Note from the Editor: Artie and Joanna are a story of inspiration! Not often do we see a horse rise to FEI levels under one partnership, let alone as a stallion climbing those grueling ranks with his beloved owner. We think this speaks volumes for his character and resilience, despite the challenges he faced after his early success in the breed classes. Enjoy reading about it from Artie’s biggest fan, his owner/rider/partner-for-life Joanna Gray-Randle.
Royal Tourmalet SPF – 2011 Hanoverian Stallion
(Royal Prince – Armin – Futuro)
Written by Joanna Gray-Randle
“Artie” and I share a very special bond.
My parents tell me that from the very first time I saw a horse at age two, I was smitten. I was fortunate to grow up in the horse-friendly community of Thousand Oaks, California and spent my childhood riding in the hills, swimming my horse in the stream-fed ponds and jumping any obstacle in my path. My horsey activities included hunter/jumper shows, gymkhana, dressage, eventing, driving, riding in parades, and even taking my horse for a dip in the Pacific Ocean.
My passion for horses was not to be denied, and I have happily embraced my career as a trainer, clinician, coach, and judge. Recently I posted a photo on Facebook of a 17-year-old me galloping a racehorse. Someone commented, “Is there anything you haven’t done involving horses?” That question started me reflecting on the journey I have been taking with my wonderful Hanoverian stallion, Royal Tourmalet SPF.
In 2009, after a relocation from California to New York and my need for spinal fusion surgery, I “retired” from horses. But then came a stallion lovingly nicknamed “Artie”, phonetically derived from his name’s acronym “R.T.”. Healed from surgery, and bored to tears, I started circulating my resumé to let local equestrians know I was available for clinics and lessons. In 2011, one such clinic I taught was at Sandpiper Farms in Riverhead, New York. Owned by Gina Leslie, Sandpiper Farms is a boutique breeding operation with a few boarders.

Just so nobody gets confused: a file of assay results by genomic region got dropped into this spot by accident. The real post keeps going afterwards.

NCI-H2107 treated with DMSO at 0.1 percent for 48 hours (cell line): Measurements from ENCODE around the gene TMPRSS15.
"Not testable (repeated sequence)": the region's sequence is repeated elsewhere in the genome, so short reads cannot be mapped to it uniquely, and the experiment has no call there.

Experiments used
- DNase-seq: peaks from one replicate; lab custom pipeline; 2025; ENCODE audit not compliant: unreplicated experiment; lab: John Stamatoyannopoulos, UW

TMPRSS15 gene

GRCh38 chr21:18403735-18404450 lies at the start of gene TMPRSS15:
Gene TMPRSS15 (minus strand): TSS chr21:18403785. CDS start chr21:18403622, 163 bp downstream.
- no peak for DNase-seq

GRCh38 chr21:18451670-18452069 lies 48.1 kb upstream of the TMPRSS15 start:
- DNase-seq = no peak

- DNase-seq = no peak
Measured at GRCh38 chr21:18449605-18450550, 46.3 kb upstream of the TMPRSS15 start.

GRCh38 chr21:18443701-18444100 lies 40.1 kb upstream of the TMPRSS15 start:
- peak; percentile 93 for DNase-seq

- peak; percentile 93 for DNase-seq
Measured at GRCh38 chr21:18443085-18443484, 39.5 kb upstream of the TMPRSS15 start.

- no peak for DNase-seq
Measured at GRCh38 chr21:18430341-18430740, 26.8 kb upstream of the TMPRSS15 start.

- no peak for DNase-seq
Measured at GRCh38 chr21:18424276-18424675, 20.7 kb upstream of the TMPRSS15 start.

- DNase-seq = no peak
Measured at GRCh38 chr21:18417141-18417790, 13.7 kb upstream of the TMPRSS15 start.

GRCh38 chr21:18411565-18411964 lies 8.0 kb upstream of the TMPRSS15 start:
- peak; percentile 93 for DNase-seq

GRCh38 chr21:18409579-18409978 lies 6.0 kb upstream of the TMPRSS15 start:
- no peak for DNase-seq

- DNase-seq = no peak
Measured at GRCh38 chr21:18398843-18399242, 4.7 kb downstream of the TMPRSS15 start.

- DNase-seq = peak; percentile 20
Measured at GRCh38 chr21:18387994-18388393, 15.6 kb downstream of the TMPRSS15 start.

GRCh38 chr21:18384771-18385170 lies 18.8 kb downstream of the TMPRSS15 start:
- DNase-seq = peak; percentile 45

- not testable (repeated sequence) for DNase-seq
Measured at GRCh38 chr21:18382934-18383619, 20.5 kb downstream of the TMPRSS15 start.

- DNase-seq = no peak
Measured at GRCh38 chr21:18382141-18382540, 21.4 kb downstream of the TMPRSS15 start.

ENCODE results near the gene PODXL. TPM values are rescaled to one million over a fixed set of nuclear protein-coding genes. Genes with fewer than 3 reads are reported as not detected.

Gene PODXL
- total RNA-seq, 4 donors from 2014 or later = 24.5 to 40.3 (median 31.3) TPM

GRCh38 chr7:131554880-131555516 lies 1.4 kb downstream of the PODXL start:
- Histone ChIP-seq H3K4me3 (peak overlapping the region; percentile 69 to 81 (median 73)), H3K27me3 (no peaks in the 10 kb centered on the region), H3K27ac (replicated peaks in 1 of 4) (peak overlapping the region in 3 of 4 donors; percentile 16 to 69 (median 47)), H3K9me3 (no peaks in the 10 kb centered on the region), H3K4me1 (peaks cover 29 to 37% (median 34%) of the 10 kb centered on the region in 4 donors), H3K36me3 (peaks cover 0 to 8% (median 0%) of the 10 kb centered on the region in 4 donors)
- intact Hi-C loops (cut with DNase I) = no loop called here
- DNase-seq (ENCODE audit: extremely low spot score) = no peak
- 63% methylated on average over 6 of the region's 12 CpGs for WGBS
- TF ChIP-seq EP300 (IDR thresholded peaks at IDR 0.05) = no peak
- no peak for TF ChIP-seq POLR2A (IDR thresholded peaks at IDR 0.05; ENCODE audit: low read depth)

After the clinic, Gina took me around to introduce me to her small herd of broodmares. I was immediately struck by the quality of AHS Main Studbook mare Adira (by Armin). Adira was heavily in foal to Royal Prince and about two months away from foaling. I left the farm that day asking to be contacted when the foal was born, because who doesn’t want to see babies, right? I was in no way in the market for a foal.
Two months later, I was happy to receive the call that the foal was here and drove out to see him the next day. He was so beautifully put together, friendly, and had fantastic markings. In the months that followed, I thought a lot about the bay colt with bling; I also found my status as a non-horse owner depressing. While at Lincoln Center watching a production of War Horse, I was overcome with emotion when the puppet foal Joey came on stage. I emailed Gina the moment I got home from the play, and a short time later, purchased the bay colt. The lovely 2011 Hanoverian colt entered my life, and I named him Royal Tourmalet SPF, his barn name would be “Artie”.
You see, to answer the earlier question, something I hadn’t done with horses was to raise a foal of my own. I had raised clients’ foals, and had started my own 2-year-old, but never one as young as my new Hanoverian. Upon buying Artie, I uttered into the universe that I would like to be able to compete him as a 4-year-old stallion and earn qualifying scores for the U.S. National Young Horse Dressage Championships.
Silly me, I forgot to make any goals beyond that, except perhaps that I’m hoping Artie will be my “century ride” someday.
The years passed and I could not be prouder of my young stallion’s accomplishments, he was definitely an over-achiever. I was even more amazed by his temperament as he is just so incredibly kind and sweet. Don’t get me wrong, he is all boy and can be mischievous. If you are dilly-dallying, he’ll find ways to get your attention, such as hunting for treats, putting the reins in his mouth, or picking up chairs, tables, saddle racks, horse vacuums, trashcans, etc. Every day he greets me by whinnying and nickering and eager to get to work. He is the joy of my life.